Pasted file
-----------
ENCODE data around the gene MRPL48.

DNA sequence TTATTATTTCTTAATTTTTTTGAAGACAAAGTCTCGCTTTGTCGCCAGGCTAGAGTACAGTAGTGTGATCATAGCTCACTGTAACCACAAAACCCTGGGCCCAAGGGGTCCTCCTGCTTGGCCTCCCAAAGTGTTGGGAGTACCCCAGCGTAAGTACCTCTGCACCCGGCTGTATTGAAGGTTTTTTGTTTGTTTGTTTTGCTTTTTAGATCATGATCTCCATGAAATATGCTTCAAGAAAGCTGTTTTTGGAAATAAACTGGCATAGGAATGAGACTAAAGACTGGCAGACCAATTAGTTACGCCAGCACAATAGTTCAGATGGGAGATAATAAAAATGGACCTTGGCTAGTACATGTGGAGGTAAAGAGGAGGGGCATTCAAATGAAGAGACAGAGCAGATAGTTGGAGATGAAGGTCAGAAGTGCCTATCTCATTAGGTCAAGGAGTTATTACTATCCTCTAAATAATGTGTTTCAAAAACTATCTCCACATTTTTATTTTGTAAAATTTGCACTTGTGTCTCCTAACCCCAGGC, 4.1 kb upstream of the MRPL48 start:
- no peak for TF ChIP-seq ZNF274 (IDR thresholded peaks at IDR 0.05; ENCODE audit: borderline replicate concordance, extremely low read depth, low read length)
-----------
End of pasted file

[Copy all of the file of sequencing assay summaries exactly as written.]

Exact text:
ENCODE data around the gene MRPL48.

DNA sequence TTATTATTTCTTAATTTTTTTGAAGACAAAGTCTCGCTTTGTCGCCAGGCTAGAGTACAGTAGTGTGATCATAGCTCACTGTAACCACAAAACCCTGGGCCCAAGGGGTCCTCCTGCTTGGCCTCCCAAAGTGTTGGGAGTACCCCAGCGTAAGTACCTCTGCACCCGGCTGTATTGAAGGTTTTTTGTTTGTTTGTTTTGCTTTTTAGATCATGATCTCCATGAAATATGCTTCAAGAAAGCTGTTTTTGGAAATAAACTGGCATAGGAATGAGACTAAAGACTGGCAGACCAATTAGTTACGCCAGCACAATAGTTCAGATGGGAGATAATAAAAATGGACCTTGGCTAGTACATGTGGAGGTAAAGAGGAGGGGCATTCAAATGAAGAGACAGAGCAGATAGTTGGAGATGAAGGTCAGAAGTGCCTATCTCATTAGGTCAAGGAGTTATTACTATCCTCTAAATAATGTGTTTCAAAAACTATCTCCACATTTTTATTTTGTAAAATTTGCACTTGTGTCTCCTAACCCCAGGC, 4.1 kb upstream of the MRPL48 start:
- no peak for TF ChIP-seq ZNF274 (IDR thresholded peaks at IDR 0.05; ENCODE audit: borderline replicate concordance, extremely low read depth, low read length)